appreciated.


I would recommend while you are driving with him to point out dangers or
potential dangers in the road. Do this for a week or so, and then let him
start pointing out the dangers and what he would do to avoid them on his
bike. I think you will soon know if he is ready to ride in traffic.

Matthew



  #6  
Old September 3rd 03, 03:24 PM
[email protected]
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Default Riding with kids

Horace wrote:
: I'm getting back into recreational cycling after a long hiatus, and my
: oldest son (12) wants to ride with me almost all the time. I enjoy his

Maybe it's a good idea to take a look at some of the
how-to-ride-in-traffic sites together.

--
Risto Varanka | http://www.helsinki.fi/~rvaranka/hpv/hpv.html
varis at no spam please iki fi
  #7  
Old September 3rd 03, 03:47 PM
Spider1977
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Default Riding with kids

Horace wrote:
I'm getting back into recreational cycling after a long hiatus, and my
oldest son (12) wants to ride with me almost all the time. I enjoy his
company when we ride in our immediate neighborhood, but he's bugging me
about riding on some heavily trafficked streets outside the
neighborhood.
He has fairly good bike handling skills for his experience level, though
he often has trouble keeping up. I'm most concerned about him riding
safely in traffic. A tandem would solve the problem, but the cost is
prohibitive at present. I've considered buying a beater MTB (like his)
and taking him to some area trails, but I suspect he's attracted to the
"adventure" of really going somewhere on his bike.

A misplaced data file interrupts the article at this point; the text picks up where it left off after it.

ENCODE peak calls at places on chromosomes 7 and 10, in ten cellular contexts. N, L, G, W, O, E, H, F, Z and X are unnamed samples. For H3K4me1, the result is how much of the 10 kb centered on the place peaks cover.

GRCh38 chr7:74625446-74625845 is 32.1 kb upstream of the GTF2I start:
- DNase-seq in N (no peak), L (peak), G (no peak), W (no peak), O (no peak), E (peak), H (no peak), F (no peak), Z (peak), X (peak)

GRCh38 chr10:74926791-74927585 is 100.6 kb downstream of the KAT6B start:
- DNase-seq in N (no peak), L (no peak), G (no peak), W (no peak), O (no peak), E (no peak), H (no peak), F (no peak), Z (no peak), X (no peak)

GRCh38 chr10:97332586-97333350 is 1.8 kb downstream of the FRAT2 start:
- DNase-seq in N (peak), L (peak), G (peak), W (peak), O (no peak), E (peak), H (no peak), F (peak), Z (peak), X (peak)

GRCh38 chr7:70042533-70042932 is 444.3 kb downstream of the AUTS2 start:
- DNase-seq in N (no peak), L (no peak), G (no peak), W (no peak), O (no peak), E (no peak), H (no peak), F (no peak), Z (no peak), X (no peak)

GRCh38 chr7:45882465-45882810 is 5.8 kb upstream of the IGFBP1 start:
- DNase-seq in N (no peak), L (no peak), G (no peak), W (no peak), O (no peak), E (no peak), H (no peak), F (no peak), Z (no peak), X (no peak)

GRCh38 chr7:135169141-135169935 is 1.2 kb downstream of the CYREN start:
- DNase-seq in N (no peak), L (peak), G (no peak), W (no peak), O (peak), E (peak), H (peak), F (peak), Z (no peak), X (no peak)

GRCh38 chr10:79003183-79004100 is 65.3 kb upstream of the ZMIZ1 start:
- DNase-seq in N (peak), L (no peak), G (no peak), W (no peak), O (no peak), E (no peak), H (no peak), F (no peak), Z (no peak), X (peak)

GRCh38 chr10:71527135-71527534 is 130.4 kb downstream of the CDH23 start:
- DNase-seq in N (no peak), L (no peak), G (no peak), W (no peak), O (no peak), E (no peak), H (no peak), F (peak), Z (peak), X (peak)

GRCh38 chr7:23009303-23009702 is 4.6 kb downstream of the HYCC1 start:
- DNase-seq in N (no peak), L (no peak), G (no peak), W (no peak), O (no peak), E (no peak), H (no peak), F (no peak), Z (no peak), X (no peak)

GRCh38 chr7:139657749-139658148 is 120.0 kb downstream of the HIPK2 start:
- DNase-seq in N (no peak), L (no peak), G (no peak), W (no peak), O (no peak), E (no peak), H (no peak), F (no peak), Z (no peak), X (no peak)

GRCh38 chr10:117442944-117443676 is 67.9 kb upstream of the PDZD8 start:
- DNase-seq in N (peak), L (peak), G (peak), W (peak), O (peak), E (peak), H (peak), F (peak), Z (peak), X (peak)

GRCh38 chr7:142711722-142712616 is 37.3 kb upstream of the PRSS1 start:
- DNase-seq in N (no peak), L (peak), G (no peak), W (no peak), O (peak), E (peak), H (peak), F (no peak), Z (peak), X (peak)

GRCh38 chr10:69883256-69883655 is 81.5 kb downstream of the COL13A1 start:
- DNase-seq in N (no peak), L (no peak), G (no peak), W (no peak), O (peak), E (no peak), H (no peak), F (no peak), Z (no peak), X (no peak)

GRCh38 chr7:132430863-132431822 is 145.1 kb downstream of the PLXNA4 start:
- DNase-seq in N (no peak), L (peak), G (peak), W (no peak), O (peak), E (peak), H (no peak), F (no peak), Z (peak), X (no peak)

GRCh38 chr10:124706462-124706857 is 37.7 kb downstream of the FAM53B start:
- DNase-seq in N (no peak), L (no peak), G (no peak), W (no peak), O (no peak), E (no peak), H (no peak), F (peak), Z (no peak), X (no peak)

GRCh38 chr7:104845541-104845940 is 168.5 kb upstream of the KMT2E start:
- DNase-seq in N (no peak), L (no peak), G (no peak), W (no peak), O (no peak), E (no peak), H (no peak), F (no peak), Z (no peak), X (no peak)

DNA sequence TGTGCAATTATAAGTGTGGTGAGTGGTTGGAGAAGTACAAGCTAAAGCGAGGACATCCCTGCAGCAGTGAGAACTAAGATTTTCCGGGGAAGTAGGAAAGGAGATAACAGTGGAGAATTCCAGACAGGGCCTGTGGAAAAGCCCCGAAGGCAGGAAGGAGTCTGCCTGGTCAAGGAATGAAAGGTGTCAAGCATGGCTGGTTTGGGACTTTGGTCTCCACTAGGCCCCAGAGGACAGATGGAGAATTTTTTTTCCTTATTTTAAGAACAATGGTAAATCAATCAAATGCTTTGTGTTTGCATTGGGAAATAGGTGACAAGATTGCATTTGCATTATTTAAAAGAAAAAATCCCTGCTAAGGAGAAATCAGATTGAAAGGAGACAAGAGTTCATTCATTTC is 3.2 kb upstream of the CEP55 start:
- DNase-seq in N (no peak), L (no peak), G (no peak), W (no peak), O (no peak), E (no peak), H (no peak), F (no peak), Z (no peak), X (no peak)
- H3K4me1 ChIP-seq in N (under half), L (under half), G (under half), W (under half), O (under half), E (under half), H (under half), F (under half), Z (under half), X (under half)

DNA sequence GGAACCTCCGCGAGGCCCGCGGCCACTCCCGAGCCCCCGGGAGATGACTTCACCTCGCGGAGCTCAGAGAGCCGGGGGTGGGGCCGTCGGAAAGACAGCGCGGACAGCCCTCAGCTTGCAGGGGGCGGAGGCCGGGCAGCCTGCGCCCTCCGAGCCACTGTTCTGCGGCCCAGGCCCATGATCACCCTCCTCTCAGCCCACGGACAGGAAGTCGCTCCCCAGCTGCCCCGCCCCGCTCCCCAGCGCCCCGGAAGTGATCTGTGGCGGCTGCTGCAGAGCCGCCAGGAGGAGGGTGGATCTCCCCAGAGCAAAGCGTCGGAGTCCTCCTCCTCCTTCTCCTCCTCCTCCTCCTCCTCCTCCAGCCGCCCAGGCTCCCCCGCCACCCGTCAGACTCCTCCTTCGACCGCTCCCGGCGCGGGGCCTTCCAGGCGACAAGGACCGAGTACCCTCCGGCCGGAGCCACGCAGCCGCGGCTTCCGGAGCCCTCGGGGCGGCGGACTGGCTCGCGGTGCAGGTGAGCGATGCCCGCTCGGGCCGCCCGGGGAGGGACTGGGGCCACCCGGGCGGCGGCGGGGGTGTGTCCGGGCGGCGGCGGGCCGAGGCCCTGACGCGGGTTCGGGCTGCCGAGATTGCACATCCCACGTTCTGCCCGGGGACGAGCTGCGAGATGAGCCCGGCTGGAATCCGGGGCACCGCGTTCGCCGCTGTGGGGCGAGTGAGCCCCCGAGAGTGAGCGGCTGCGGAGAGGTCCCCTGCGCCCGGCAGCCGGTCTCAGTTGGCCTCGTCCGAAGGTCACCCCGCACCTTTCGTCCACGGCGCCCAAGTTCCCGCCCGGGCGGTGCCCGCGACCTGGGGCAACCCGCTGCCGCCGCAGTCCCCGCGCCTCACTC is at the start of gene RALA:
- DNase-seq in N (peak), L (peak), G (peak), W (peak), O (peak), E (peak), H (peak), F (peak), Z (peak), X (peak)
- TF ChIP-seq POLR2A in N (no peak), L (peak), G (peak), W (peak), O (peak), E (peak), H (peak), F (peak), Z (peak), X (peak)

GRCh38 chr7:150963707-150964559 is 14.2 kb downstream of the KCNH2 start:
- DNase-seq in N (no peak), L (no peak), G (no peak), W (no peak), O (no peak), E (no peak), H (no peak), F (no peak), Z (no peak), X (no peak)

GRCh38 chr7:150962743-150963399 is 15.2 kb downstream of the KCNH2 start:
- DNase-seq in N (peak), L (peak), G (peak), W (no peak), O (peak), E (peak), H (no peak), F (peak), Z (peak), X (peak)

Anyone have experience in this area? If so, was there a particular age
when you encouraged your kid to ride along? Any tips would be greatly
appreciated.




Your 12 yo is probably a lot smarter than you give him credit for. When
I was 12 I rode everywhere in a major capital city (3 million people). I
rode at least 3 miles to school on a dual carriage highway in peak hour
traffic. I used to ride to the other side of the city to visit my
sister. Never had any trouble. If my parents worried they never said
anything. That was 30 years ago and I'm still here to tell the story.

Kids can handle bikes pretty well and they only get better with
experience. They don't have a fear of traffic - it's only when you get
to adulthood and start driving cars that you realise how vulnerable
you were as a cyclist. As long as he learns not to make erratic moves
when riding in traffic he'll be fine. My 11 year-old has strted to
ride to school this year. I'm encouraging him. Kids need the
encouragement to exercise these days - there are too many sedantry
interests (computers, TV etc.).

If the kid wants to ride with you then you should encourage it. Pretty
soon he'll be grown up and gone. Get him a good bike with decent gears